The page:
Don’t overlook student security this September

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Recent statistics have revealed that one in six students has been a victim of theft during university*. So whether you’re going to study for the first time, or returning after the summer break, protecting yourself and your belongings cannot be underestimated for a stress-free term.

University students are one of the most high-risk groups for theft**, as student digs are often in the more deprived areas of cities, and those living in private housing don’t benefit from additional campus security. Furthermore, statistics highlight that students have more expensive consumer goods per head***, such as smartphones and laptops, making them the ideal target for potential burglars.

The average cost of a burglary amounts to £378 per student*, and with all the student fees to pay on top, the cost of a burglary is the last thing you need. With this is mind, the security experts at Yale have compiled some top tips to help protect your belongings this September, and put your mind at ease.

Under Lock and Key

Student accommodation has a lot of changeovers every year and it is hard to keep track of who has had copies of keys and when. Check with your landlord when the locks were last changed and if the keys are patented or restricted (this means that they cannot be copied without proof of ownership or easily duplicated due to their unique design). If you have your landlord’s permission to change the locks yourself, this is an affordable and straightforward job that can be done following step-by-step guides online. Just make sure you opt for British Standard replacements! 

Be Alarmed

Once settled into your student digs, Yale offer an affordable range of battery-powered stand alone alarms that can be freestanding or fixed to a wall for easy installation and convenience. These will then alert you if an intruder breaks in.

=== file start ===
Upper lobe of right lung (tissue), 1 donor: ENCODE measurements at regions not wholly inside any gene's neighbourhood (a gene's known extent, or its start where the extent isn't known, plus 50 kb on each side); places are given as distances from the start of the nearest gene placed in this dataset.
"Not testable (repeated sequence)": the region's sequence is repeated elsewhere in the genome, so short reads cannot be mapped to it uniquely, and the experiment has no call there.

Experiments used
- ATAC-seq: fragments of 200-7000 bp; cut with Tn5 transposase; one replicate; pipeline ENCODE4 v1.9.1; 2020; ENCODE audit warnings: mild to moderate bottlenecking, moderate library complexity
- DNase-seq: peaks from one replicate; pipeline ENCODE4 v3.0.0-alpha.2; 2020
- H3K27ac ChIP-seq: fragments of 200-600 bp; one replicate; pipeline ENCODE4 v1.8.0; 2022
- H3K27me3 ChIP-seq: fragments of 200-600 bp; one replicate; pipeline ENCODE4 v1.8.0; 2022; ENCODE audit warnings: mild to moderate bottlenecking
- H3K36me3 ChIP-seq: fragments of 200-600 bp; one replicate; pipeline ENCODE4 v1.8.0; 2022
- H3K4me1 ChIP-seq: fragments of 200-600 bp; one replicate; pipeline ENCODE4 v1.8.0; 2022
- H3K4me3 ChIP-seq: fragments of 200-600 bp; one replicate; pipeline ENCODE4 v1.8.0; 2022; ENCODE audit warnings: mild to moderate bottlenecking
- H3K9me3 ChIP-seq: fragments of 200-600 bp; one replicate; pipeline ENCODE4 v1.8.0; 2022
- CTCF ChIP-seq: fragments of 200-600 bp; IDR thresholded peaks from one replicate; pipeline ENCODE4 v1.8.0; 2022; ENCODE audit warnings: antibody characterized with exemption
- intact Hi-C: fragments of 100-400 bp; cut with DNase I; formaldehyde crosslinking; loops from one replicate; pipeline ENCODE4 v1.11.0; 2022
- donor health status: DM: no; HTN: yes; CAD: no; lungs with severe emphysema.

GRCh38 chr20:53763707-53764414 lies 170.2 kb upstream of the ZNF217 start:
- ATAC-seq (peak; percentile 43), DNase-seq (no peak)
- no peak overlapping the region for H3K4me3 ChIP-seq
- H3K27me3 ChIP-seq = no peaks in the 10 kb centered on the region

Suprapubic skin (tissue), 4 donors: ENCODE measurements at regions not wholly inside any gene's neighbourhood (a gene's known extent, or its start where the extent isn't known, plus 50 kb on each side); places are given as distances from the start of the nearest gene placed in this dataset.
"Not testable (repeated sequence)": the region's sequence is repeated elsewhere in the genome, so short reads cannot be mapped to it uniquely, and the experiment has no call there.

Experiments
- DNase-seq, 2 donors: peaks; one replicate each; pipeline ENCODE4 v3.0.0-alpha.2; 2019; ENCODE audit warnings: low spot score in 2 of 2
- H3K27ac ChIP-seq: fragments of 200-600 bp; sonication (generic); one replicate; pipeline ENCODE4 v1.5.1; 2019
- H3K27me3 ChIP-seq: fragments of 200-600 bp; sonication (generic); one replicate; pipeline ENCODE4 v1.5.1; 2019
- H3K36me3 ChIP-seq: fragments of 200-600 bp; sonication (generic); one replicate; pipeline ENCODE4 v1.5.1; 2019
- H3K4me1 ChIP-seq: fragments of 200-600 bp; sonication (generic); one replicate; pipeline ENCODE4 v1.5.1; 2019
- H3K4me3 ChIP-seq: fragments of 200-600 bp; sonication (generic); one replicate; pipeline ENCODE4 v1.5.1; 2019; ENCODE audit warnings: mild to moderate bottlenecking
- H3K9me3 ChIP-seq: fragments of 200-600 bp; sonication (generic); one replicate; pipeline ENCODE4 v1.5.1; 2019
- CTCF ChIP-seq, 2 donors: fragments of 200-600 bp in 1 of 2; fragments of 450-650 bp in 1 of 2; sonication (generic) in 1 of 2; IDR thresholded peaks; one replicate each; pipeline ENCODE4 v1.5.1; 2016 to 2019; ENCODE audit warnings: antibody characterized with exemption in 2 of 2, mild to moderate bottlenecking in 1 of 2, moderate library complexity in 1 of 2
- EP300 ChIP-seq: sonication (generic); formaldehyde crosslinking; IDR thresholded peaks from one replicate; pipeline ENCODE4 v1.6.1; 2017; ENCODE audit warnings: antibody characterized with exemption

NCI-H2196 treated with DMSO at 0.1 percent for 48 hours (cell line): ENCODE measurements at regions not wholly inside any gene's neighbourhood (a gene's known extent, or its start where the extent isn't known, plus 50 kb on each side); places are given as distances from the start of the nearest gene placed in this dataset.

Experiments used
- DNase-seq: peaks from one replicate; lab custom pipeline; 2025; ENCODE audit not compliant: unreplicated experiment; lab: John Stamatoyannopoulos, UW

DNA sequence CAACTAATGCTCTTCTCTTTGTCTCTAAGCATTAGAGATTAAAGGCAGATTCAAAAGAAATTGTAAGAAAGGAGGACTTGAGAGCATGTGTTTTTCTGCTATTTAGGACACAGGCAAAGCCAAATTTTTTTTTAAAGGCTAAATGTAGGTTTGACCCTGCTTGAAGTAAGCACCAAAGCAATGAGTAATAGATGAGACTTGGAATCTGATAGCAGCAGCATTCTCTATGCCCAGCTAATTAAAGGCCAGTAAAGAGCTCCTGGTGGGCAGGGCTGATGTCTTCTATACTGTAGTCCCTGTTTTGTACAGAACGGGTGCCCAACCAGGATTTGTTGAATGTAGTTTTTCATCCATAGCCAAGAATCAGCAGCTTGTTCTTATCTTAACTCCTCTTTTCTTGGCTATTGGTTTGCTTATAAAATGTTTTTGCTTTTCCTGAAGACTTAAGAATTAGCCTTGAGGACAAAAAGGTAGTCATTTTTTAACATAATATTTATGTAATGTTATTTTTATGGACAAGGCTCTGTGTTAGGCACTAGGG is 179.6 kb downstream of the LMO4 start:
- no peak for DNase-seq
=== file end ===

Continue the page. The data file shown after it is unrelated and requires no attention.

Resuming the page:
Playing it Safe

To protect small valuables, you can invest in a portable travel safe for your room. Yale’s value compact safe is affordable and features a steel construction and digital keypad, making it perfect for storing money, jewellery and any important documents you may have taken with you.

On your Bike

Many students enjoy riding bicycles as a convenient way to travel around campus. Unfortunately, burglars also find these convenient as can use them to make a quick getaway – plus they are hard to trace. In fact, bicycles were listed as one of the five most common items to be stolen whilst in higher education (13%)*. To keep these safe, Yale recommend using both a D-lock and robust chain and padlock for extra security.

Out and About

Hitting the town is an essential part of Freshers’ Week, but personal safety should also be high on the agenda. When travelling home after a night out always try to travel in groups and use a reputable taxi company. If walking home alone, try to stick to main roads, avoid poorly lit areas, and carry a personal attack alarm for your own peace of mind.

For more information on Yale’s student security range, please visit www.yale.co.uk, or for the latest news and offers from Yale like /YaleUK on Facebook, or follow @YaleSecurity on Twitter. 

It’s yours. Protect it. Yale it.